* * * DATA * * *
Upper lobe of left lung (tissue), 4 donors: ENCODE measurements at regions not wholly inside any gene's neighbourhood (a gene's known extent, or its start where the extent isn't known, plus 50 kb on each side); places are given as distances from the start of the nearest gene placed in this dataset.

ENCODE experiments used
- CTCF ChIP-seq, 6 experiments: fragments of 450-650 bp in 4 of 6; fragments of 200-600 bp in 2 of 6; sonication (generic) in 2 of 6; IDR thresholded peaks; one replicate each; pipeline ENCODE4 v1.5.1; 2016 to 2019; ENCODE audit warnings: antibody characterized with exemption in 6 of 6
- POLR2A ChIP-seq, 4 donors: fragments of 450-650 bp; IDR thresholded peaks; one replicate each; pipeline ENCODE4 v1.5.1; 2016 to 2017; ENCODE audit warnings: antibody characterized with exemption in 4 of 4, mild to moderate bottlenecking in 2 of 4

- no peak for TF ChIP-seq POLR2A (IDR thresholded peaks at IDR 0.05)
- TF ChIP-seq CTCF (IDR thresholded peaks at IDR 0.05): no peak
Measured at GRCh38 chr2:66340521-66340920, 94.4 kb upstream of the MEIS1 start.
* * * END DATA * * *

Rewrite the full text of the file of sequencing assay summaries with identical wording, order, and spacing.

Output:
Upper lobe of left lung (tissue), 4 donors: ENCODE measurements at regions not wholly inside any gene's neighbourhood (a gene's known extent, or its start where the extent isn't known, plus 50 kb on each side); places are given as distances from the start of the nearest gene placed in this dataset.

ENCODE experiments used
- CTCF ChIP-seq, 6 experiments: fragments of 450-650 bp in 4 of 6; fragments of 200-600 bp in 2 of 6; sonication (generic) in 2 of 6; IDR thresholded peaks; one replicate each; pipeline ENCODE4 v1.5.1; 2016 to 2019; ENCODE audit warnings: antibody characterized with exemption in 6 of 6
- POLR2A ChIP-seq, 4 donors: fragments of 450-650 bp; IDR thresholded peaks; one replicate each; pipeline ENCODE4 v1.5.1; 2016 to 2017; ENCODE audit warnings: antibody characterized with exemption in 4 of 4, mild to moderate bottlenecking in 2 of 4

- no peak for TF ChIP-seq POLR2A (IDR thresholded peaks at IDR 0.05)
- TF ChIP-seq CTCF (IDR thresholded peaks at IDR 0.05): no peak
Measured at GRCh38 chr2:66340521-66340920, 94.4 kb upstream of the MEIS1 start.